SAYS HE ALWAYS WANTS TO SCORE EVERY DE PALMA FILM, BUT DE PALMA FEELS HE IS BEST FOR SUSPENSE
Pino Donaggio took a break from working on the score for Brian De Palma's Domino this week to appear during the De Palma retrospective at the 35th annual Torino Film Festival, where the composer received the Grand Prize prior to a screening of Dressed To Kill. Film.it has some highlights from Donaggio's press conference there-- here's a rough Google-assisted translation:
The thirty-fifth Torino Film Festival invites Pino Donaggio as the representative of the retrospective dedicated to Brian De Palma. An author for whom Maestro Donaggio wrote the music for six of his films. We all know the titles - Carrie, Dressed to Kill, Blow Out, Body Double, Raising Cain, and (the less famous) Passion - but listening to the composer's stories instantly provokes goosebumps: "Do you remember Carrie's ending? When Amy Irving walks past the grave and we see her hand jump off the ground accompanied by the music? I saw George Lucas jump during that scene, he jumped from the cinema chair. And he started laughing as if he wanted to say: 'You cheated me!'".
Another anecdote about Carrie is about Martin Scorsese: "We were in New York and in a cinema showing Carrie ... with the title in the luminous sign in big letters, and at the bottom, but much smaller, there was the title of the second film: Taxi Driver. Brian took the picture of that sign and sent it to Scorsese! I have wonderful memories of that period: Brian was very close to Spielberg, Scorsese and Coppola."
Maestro Donaggio still works with De Palma today. He is currently busy creating the music for his new thriller: Domino. What will we see on the screen?
The plot is simple: the films of Brian are, at least the ones that I do with him which are those full of suspense, action and sex. Domino opens with a death: they kill the companion of a policeman and then this protagonist goes around all over Europe to look for the perpetrators. Among other things, he also meets ISIS members and other terrorists while he continues to hunt for the guilty. There will be a great finale set during a Bullfight with people running up the stairs.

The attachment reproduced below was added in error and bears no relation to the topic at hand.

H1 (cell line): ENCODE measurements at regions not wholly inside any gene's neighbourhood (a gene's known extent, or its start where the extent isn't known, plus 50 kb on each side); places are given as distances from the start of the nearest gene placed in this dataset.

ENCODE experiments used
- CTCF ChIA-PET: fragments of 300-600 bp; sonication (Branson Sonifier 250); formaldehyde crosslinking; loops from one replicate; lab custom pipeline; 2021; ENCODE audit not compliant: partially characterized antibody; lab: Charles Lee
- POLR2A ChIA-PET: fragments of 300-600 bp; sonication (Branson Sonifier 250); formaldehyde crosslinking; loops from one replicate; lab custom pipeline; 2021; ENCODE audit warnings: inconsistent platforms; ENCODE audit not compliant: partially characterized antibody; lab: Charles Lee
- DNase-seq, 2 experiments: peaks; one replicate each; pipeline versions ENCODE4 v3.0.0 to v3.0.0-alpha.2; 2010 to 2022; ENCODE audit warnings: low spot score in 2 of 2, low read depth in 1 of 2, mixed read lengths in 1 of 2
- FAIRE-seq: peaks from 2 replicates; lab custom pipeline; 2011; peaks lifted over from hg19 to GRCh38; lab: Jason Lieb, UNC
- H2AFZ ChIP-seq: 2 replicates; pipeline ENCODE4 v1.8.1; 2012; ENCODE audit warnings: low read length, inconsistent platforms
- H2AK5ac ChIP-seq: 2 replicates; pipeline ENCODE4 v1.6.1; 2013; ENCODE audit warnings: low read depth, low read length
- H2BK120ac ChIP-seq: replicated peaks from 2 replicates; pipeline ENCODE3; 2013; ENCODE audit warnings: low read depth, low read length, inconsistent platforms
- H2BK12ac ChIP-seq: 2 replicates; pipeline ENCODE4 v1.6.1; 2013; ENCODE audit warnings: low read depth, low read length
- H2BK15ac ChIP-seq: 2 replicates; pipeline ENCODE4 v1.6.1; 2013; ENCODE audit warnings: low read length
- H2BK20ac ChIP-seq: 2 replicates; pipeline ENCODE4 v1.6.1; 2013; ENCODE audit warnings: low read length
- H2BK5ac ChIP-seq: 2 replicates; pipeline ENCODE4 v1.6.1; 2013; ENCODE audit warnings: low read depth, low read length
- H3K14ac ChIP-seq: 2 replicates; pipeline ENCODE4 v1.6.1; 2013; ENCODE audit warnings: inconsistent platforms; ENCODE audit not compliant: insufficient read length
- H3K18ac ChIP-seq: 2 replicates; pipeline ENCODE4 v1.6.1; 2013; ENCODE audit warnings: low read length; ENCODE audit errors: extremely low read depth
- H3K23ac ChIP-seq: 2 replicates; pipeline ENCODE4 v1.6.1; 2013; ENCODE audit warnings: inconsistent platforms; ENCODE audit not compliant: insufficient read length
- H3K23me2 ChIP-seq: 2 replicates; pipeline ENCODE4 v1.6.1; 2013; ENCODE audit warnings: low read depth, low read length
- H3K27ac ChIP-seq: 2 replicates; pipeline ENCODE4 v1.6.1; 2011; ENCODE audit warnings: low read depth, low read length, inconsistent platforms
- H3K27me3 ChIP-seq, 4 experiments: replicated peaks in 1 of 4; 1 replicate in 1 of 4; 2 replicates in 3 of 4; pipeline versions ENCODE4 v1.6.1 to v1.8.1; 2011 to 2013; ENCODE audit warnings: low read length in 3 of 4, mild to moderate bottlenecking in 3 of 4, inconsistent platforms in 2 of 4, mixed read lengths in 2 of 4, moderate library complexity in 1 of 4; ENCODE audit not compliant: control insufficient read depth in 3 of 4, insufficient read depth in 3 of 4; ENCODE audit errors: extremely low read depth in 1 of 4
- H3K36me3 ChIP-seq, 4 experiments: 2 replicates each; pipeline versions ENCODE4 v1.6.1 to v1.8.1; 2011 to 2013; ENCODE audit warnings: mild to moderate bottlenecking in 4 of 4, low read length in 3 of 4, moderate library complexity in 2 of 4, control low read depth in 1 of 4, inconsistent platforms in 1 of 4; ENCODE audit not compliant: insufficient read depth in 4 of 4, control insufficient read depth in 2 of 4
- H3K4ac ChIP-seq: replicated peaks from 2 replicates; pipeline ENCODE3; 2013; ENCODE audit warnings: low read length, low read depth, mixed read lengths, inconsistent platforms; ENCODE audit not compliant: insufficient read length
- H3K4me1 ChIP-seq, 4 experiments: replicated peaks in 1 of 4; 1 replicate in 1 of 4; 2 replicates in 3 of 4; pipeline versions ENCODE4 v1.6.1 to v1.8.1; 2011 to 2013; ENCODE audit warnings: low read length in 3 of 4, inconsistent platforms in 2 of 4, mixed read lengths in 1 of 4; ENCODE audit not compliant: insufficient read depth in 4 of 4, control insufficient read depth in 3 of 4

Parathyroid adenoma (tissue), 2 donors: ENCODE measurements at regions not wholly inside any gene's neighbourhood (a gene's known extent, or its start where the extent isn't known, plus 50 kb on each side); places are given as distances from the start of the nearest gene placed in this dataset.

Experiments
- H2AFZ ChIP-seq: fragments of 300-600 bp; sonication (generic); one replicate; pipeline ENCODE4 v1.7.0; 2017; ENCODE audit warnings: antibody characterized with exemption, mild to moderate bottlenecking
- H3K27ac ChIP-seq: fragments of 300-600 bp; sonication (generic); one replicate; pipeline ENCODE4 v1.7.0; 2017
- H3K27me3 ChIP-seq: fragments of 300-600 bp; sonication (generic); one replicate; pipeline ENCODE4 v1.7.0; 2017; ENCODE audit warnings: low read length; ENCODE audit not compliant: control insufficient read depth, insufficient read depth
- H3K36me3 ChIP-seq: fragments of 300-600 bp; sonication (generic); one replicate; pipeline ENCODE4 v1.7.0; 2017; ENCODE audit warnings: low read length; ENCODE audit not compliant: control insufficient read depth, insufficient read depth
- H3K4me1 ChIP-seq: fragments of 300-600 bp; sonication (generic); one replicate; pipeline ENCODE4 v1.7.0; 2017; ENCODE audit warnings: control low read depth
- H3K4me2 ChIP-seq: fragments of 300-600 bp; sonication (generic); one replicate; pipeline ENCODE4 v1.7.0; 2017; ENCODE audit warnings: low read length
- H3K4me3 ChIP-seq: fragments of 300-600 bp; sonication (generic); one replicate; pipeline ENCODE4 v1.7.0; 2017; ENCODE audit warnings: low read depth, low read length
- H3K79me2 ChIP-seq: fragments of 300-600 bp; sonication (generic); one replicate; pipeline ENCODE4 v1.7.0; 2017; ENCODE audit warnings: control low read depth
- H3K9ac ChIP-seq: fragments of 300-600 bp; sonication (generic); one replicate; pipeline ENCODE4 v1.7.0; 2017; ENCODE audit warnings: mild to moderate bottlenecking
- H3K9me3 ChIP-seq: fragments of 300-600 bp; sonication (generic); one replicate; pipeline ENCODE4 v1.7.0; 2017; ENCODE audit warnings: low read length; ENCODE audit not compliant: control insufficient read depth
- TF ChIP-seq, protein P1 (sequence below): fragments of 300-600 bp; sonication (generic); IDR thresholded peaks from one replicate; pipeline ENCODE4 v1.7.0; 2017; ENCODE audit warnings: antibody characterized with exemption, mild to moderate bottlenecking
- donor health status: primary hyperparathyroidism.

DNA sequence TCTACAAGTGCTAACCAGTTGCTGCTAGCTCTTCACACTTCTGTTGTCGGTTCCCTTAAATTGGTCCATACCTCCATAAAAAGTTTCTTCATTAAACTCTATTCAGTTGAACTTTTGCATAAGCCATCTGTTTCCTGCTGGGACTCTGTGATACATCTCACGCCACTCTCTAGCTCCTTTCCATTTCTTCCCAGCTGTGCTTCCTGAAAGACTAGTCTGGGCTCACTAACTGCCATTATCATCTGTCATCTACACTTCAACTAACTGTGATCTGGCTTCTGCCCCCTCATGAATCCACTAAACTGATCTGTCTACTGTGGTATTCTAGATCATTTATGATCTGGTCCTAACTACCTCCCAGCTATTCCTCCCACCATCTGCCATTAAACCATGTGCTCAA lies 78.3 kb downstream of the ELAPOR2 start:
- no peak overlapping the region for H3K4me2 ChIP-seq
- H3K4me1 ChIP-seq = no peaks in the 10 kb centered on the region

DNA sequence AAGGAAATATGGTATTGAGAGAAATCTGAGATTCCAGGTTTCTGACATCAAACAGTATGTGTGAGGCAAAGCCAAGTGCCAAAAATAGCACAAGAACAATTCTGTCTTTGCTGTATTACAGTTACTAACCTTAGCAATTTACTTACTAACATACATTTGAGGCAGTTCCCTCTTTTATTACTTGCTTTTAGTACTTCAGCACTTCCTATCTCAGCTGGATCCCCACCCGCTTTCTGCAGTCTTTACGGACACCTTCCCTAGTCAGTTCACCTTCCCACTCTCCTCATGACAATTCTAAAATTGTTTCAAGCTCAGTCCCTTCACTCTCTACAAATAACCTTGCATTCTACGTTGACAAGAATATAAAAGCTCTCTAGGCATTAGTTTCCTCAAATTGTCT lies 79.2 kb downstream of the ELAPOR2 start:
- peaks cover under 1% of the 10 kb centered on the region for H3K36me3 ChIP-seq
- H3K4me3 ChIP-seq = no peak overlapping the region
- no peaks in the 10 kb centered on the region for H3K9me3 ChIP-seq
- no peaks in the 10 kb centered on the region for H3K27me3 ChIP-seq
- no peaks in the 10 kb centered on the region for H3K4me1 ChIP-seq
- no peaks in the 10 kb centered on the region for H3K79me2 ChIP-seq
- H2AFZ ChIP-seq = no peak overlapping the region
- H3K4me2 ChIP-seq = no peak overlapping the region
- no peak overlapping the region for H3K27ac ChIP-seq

You named De Palma's friends: Scorsese, Spielberg and Coppola, that is, authors who almost always work with the same troupe. Are there any De Palma films that you did not participate in - I think about Scarface or The Untouchables - were you too busy at the time?
No. I wanted to do them all. But he had made up his mind that I was good at making that kind of music for that kind of suspense film. He said that he had worked with many but that he found me "the best of all on those films in particular". He thought I was not suitable for more dramatic films like The Untouchables, or Casualties Of War. The strange thing is that when this happens, he avoids me. He does not want me to do even the audition, because he feels uncomfortable telling me no. I remember in the eighties I was in New York: I was working on the music of The Fan ... he was in the same building I was in. I wanted to say hello. He told me he was busy. The truth is that he was starting another movie. And he could not tell me that I would not have done that movie. He is a bit like that. But when he comes to Venice we always see each other. (Smiles)
You have worked a lot also for Italian cinema. Is there a film you would have liked to participate in, which you did not do?
We should have done with Benigni and Troisi the following: Nothing Left To Do But Cry. It was scheduled but then it was different after the death of Troisi. It was a lot of fun to work on that first film: Benigni and Troisi came to me to ask me the theme. They left me free: "You and we listen to him" - they told me. And then in that movie we played with the music. There were musical gags like in the scene in which they open the door hoping to find themselves in the present and instead find the musicians of the Middle Ages.
Returning to the cinema of De Palma. One of the greatest fans of the director is Quentin Tarantino. Have you ever discussed with him about a potential project to be developed together?
Tarantino used the Blow Out theme in his Death Proof. Once I read an interview in which he said: "I love the music of Donaggio" ... yet he never called me (smiles). Another who loves my work is Benicio del Toro. He said: "When I prepare a film I listen to Donaggio's music" ... he too has never called me though. Maybe he does not have my number yet!